Earlier this year, it added four new D.C. area chefs to its stable, including Patrice Olivon, a former White House chef and Adam Greenberg of the Coconut Club and a “Chopped” champion on the Food Network.
“HUNGRY’s new marketplace provides access to more than 50 top-notch local chefs, giving our clients even more variety and authentic options to choose from,” Eman Pahlevani, HUNGRY founder, said in a statement. “Our growing chef network includes James Beard Award nominated chefs, former Iron Chef and Chopped champions, and even a former White House chef. The marketplace will be a catalyst for connecting these renowned chefs in our area and businesses together in a way like never before.”
Images via HUNGRY
The rollout of the I-66 Express Lanes began this morning (Monday) with tolls already on the high side for solo drivers, and high prices could be the norm depending on traffic.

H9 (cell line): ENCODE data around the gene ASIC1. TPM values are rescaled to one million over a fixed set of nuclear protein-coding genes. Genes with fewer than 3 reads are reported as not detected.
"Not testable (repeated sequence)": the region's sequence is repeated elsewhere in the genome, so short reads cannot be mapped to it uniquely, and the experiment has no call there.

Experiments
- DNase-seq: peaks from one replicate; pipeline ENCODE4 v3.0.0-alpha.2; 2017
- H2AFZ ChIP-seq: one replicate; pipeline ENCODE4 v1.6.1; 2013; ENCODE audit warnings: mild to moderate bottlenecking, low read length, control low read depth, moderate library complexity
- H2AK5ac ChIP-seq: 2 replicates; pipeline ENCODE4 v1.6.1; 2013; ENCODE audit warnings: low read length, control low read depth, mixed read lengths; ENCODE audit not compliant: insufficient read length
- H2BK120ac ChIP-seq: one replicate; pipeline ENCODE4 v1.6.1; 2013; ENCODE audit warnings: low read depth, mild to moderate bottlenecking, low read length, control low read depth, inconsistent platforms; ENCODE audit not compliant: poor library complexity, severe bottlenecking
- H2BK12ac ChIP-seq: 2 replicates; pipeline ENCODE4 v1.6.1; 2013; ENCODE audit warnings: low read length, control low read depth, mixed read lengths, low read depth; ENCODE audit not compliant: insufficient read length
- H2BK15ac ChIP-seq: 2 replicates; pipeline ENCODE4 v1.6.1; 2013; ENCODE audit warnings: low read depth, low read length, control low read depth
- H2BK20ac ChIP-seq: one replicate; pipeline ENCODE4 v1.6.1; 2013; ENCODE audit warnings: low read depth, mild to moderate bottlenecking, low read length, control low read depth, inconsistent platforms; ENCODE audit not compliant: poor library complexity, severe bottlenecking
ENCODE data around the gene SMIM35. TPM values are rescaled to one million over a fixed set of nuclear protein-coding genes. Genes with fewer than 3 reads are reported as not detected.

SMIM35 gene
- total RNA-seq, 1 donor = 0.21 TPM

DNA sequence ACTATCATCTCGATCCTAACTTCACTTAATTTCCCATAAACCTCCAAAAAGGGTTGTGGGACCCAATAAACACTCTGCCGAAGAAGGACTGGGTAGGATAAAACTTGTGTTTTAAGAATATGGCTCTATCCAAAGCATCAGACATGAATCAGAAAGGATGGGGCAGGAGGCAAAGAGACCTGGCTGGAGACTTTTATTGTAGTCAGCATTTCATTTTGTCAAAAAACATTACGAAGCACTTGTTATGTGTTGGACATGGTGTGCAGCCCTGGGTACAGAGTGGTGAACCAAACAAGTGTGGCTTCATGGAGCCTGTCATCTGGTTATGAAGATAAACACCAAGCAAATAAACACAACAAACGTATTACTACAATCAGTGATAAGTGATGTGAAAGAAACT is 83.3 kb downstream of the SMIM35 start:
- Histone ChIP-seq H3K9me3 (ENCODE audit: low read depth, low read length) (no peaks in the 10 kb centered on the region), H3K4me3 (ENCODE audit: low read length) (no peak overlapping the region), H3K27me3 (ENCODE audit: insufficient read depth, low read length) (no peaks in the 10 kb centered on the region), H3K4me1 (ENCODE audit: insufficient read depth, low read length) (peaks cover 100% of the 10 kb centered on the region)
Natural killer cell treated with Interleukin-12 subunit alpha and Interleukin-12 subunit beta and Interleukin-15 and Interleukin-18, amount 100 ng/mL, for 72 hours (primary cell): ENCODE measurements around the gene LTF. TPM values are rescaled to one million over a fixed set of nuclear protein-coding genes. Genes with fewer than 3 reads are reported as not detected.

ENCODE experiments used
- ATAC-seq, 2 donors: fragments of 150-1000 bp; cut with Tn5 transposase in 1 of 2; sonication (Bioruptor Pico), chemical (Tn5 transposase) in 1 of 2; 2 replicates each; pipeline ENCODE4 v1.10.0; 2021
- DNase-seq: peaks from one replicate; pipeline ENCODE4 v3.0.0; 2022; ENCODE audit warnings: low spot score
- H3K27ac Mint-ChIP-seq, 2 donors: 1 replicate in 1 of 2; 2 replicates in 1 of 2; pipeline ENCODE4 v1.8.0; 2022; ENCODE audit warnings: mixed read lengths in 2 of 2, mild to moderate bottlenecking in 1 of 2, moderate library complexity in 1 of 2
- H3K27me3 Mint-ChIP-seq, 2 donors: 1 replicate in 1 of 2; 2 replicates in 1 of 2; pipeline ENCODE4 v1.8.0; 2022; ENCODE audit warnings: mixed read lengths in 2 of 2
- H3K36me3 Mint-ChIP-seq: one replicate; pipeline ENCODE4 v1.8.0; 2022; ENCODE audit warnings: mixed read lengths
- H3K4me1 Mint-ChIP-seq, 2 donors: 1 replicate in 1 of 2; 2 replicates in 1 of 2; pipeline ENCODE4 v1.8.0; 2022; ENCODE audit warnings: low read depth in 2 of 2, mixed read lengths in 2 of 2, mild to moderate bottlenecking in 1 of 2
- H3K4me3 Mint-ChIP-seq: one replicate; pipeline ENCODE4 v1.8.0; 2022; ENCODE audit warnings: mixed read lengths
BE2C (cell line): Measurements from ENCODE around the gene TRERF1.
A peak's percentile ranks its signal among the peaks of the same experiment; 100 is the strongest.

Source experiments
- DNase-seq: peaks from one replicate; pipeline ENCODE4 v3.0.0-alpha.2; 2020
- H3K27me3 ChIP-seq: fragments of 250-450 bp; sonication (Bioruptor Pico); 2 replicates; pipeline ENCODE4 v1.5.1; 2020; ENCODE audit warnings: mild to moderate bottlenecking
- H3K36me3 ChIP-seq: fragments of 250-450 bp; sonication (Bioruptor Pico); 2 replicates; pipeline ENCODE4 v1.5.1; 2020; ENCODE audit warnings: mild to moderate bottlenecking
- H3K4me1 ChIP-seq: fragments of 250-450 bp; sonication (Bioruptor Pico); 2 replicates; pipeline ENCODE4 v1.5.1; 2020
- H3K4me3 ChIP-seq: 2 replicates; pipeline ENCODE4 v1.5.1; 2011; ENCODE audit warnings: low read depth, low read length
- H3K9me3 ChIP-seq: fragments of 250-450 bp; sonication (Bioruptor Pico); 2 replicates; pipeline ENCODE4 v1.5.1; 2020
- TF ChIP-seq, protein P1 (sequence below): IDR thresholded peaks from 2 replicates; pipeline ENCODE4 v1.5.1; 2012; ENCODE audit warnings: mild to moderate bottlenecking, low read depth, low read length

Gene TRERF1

Tolls as high as $25-30 were reported this morning for non-HOV drivers heading from the Capital Beltway to Washington, D.C. on eastbound I-66.
— Julie Wright (@thejuliewright) December 4, 2017
And when an ARLnow reporter logged onto the 66 Express Lanes app just before 8:30 a.m., solo drivers could still expect to be hit in their wallets, even just traveling eastbound on I-66 within Arlington.
At that time, a trip from Sycamore Street in East Falls Church to Rosslyn would cost a solo rider $11.50, while a separate journey from the Glebe Road exit to the Pentagon would cost $7. A trip from the Beltway to Washington on I-66 cost $21 at the time.
A fact sheet on the Virginia Department of Transportation’s website said tolling “will be dynamic and will fluctuate depending on the amount of traffic on the Express Lanes.”